The final step here was hardly necessary, but it produces close to an optimal state for this bond dimension. The variational energy of this state should be similar to -1.4014840387174.

Now we can calculate the relevant expectation values using mp-imoments. To construct operators at finite momentum, we use the function sum_k(k,Operator), which takes an Operator with finite support, and constructs the triangular MPO corresponding to the superposition of Operator translated by {$n$} sites and scaled by {$\exp[ikn]$}. For example, to calculate the single-mode approxmation at momentum {$k = 0.9 \pi$}, we use

$ mp-imoments psi lattice:"sum_k(-0.9*pi,Sm(0)) * H_J1 * sum_k(0.9*pi,Sp(0))"
#mp-imoments psi "lattice:sum_k(-0.9*pi,Sm(0)) * H_J1 * sum_k(0.9*pi,Sp(0))"
#Date: Sun, 04 Sep 2022 10:30:23 +0200
#quantities are calculated per unit cell size of 1 site
#moment #degree #real                   #imag                   #magnitude              #argument(deg)
2       1       3.6458788175648         -5.3689753215468e-16    3.6458788175648         -8.4374616279758e-15    
2       2       -5.1486891789912        -2.5501506425954e-17    5.1486891789912         -180       

for the numerator, and the denominator is

$ mp-imoments psi lattice:"sum_k(-0.9*pi,Sm(0)) * sum_k(0.9*pi,Sp(0))"
#mp-imoments psi "lattice:sum_k(-0.9*pi,Sm(0)) * sum_k(0.9*pi,Sp(0))"
#Date: Sun, 04 Sep 2022 10:30:30 +0200
#quantities are calculated per unit cell size of 1 site
#moment #degree #real                   #imag                   #magnitude              #argument(deg)          
1       1       3.6737408609399         6.1520339949705e-16     3.6737408609399         9.5947318190167e-15 

The term on the left side of these expressions is the Hermitian conjugate of sum_k(0.9*pi,Sp(0)). We could also write this using the ad() operator (for adjoint), as ad(sum_k(0.9*pi,Sp(0))), which saves having to manually determine the conjugate of the operator and momentum.

So the energy of the state is (-5.1486891789912*L + 3.6458788175648) / 3.6737408609399 = -1.40148403872*L + 0.99241589311. As expected the extensive part is just equal to the groundstate energy, and the constant above that is the energy of the excitation. This excitation energy is variational in the sense that it is an upper bound for the true excited energy.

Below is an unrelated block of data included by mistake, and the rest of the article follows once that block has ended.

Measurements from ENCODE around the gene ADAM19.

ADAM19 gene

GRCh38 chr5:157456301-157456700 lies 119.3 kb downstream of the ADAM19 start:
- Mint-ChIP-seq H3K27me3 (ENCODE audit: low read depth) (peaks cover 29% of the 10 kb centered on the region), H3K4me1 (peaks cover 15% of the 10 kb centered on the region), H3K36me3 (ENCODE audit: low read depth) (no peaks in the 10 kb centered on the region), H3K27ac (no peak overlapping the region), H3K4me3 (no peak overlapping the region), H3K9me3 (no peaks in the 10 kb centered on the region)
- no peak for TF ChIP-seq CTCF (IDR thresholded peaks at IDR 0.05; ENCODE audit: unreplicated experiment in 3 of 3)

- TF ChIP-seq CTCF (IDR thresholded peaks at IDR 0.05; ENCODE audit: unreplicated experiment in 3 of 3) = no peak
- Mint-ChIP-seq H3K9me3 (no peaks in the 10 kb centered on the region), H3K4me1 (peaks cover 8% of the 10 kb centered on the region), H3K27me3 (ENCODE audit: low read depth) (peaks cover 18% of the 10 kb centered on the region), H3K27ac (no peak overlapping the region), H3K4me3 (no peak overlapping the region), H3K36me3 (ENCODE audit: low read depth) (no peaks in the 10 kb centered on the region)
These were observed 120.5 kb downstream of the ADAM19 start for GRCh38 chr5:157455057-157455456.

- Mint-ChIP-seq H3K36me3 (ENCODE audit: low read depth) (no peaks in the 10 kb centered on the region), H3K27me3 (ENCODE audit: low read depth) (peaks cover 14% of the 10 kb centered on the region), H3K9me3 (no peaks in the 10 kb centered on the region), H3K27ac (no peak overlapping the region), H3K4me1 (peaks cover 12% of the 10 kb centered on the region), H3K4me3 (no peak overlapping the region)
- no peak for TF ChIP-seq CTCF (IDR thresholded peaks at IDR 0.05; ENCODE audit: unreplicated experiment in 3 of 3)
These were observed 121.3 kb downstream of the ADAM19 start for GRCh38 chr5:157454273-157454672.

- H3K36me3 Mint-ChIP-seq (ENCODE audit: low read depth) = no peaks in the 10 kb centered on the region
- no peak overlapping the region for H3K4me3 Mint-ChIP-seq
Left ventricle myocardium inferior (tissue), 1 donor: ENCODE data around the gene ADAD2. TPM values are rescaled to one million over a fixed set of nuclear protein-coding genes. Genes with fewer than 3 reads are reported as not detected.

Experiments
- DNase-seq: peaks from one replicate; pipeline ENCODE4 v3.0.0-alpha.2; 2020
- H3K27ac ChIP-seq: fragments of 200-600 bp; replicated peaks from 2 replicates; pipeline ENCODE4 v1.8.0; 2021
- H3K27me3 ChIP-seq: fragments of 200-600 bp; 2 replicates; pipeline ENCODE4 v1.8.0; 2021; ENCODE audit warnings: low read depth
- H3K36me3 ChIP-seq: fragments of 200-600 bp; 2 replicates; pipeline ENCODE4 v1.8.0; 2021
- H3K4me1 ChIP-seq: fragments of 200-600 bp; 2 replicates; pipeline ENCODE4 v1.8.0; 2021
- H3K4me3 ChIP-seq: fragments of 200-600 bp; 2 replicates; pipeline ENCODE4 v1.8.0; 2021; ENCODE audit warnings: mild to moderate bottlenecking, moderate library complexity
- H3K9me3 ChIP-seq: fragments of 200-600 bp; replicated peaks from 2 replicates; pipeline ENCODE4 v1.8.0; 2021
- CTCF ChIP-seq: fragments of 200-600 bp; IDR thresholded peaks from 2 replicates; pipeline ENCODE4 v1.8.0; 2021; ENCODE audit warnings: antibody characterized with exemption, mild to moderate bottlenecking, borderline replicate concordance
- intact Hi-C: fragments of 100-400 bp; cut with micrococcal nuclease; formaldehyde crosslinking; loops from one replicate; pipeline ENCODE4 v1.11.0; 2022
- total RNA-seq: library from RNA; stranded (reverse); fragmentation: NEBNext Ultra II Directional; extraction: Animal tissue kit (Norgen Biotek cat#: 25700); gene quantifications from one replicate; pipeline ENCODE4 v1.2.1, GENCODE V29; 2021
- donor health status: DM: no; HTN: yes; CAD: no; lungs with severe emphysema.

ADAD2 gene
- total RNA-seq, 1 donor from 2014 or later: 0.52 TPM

To calculate this as a function of {$k$}, we want to make use of a script. Here is an attempt using bash, and a bit of Awk and Python. You might be able to find a better script!

for k in $(seq 0.01 0.01 1.00) ; do
   numerator=$(mp-imoments psi lattice:"ad(sum_k($k*pi,Sp(0))) * H_J1 * sum_k($k*pi,Sp(0))" \
      --quiet --real | head -n 1 | awk '{print $3}')
   denominator=$(mp-imoments psi lattice:"ad(sum_k($k*pi,Sp(0))) * sum_k($k*pi,Sp(0))" --quiet --real | awk '{print $3}')
   value=$(python3 -c "print($numerator / $denominator)")
   echo $k $value

Plotting the result in Gnuplot gives the following:

This approximation is very simple, but it gives surprisingly good results near {$k \simeq \pi$}. At {$k=\pi$} the excitation energy is the celebrated Haldane gap; more refined numerics gives an answer around 0.410479248, so our simple approximation is within around 18% of the exact value. The single-mode approximation is worse for smaller values of {$k$}, and breaks down completely around {$k = \pi/2$}, where the lowest excitation is no longer a single magnon, but a 2-particle continuum.

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Page last modified on September 04, 2022, at 09:07 PM